If you were a racing gamer in the nineties, you had two choices for Formula 1 games. The PC market was dominated by Geoff Crammond’s Grand Prix games which showcased unrivalled realism, while the console market had plenty of arcade-like F1 games to offer. When Codemasters acquired the F1 license, they merged both approaches into a single and well-received experience. Today we look at F1 2012, their third entry in the series.Upon starting the game, F1 2012 immediately tackles one of the points of criticism gamers had towards last year’s edition. This time around, a tutorial helps those new to the series cover the basics in terms of car and race mechanics. Through a mix of interactive challenges and video guides, even newcomers will quickly grasp all the central concepts that would have seemed random to them a year ago. The tutorial is well-paced, and an extremely welcome improvement. My only criticism is that the game makes it a requirement before opening up the career mode. Seasoned players will breeze through it because it’s paced so well, but if you regularly take your copy to a friend’s for some split screen racing then the mandatory tutorial might become a little bothersome.
One important note about the career mode is that the option to race a full season with your favorite real life driver (‘grand prix mode’) has been taken out of the game. For fans supporting a specific driver this may be a tough nut to swallow, but there are plenty of game modes left to enjoy. You can still do a full season, but only when using your own custom driver. You can also still race with Vettel, Alonso or Schumacher, but only in single races. The building blocks for ‘grand prix mode’ are still there, even if the mode itself is missing.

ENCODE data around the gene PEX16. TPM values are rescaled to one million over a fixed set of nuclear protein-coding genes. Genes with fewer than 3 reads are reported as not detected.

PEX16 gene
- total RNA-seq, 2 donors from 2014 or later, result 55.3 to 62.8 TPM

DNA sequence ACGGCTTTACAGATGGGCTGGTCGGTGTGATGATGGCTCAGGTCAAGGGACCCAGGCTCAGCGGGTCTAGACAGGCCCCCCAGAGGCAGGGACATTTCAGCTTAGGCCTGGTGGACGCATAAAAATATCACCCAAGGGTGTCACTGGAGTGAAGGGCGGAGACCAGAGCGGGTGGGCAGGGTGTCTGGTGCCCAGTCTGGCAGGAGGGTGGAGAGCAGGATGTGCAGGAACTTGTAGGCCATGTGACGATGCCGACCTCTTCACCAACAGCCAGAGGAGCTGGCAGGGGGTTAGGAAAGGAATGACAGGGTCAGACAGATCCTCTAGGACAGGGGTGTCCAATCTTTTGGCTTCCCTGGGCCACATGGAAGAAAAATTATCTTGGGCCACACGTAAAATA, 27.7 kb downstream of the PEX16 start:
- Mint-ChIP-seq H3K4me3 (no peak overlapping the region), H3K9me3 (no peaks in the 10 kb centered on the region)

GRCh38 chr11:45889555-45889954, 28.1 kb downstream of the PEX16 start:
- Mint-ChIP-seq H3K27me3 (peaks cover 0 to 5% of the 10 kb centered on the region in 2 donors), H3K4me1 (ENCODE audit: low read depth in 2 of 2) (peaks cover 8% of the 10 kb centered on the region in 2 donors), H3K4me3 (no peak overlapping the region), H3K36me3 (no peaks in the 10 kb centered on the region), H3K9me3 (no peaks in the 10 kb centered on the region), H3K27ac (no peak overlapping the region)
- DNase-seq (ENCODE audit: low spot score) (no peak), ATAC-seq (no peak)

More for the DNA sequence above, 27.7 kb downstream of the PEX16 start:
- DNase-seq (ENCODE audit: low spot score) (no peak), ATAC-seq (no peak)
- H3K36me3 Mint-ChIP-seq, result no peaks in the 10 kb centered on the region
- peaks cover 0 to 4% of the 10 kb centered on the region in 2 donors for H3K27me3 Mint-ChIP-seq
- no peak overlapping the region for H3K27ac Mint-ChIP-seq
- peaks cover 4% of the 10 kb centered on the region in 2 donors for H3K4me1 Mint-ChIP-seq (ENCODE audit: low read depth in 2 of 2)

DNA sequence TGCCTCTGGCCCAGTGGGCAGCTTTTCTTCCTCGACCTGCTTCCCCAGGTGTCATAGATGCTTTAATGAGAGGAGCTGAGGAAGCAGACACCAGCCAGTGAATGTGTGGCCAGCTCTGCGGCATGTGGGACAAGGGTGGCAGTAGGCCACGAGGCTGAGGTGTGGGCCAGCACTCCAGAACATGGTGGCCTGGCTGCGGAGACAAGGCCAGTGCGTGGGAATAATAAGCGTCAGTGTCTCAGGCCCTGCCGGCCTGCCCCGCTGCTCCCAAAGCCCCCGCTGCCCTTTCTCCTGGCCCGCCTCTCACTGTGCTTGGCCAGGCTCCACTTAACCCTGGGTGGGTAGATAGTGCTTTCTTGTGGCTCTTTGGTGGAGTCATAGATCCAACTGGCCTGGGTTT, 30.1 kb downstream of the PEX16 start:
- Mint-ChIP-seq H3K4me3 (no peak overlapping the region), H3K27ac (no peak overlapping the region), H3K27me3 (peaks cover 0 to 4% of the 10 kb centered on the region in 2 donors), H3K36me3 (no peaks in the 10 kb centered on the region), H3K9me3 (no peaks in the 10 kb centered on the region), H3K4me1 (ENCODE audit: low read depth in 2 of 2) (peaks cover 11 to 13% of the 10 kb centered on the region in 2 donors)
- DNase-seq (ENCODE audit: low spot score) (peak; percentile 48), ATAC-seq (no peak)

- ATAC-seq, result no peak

Instead, career mode takes you through the career of a young driver who first has to demonstrate some basic skills (the aforementioned tutorial) before moving up the ranks. This involves challenges, offers from better teams and competing for the top spots as you develop your career towards the ultimate goal of winning the championship.
In additional to career mode, F1 2012 also has time trials, ghost cars to race, single races and the so-called “Champions mode”, which involves racing against the six F1 world champions currently competing for the real life title. Each challenge offers you a different scenario, with weather changes and tire choices all playing a role. This may make the experience feel mission-based more than race-based, but it’s a fun addition to the game and very well presented.
The actual racing feels like a great mix between simulation and arcade. All the tracks and cars are there, weather conditions make a real difference and configuring your car just right can make or break your result. And for those who feel like managing when to change to different tires or fuel types is a little too daunting, you can also just rely on the in-game advice. The game also looks and sounds absolutely great, with race replays so convincing that they managed to captivate onlookers who weren’t even interested in the game itself.
The sound design also deserves a special mention, because the days of just throwing a bunch of engine sounds together in a loud mix are gone. F1 2012 of course still packs plenty of horse power in its sound design, but adds subtle details that make all the difference. Water splashes and wind blasting by your head on the home stretch have to be heard to be believed; it’s that good.
F1 2012’s multiplayer mode seems a little hit and miss, but this isn’t due to the game’s design. An online race can easily be ruined by someone who decides it’s way more fun to run others off the track, but one on one racing with a friend who is roughly at your skill level can be incredibly exhilarating. If future versions add some kind of ranking system or gameplay modes that create the same experience for everyone, then there’s multiplayer racing gold here.
While there may be room for improvement, F1 2012 is the best one in the series and (for the first time in the series) perfectly geared towards F1 novices as well. With so many gameplay and tweaking options, fans of the sport and the series will be right at home here, even though they might miss grand prix mode. With the series still improving, I’m curious to see what Codemasters comes up with next year!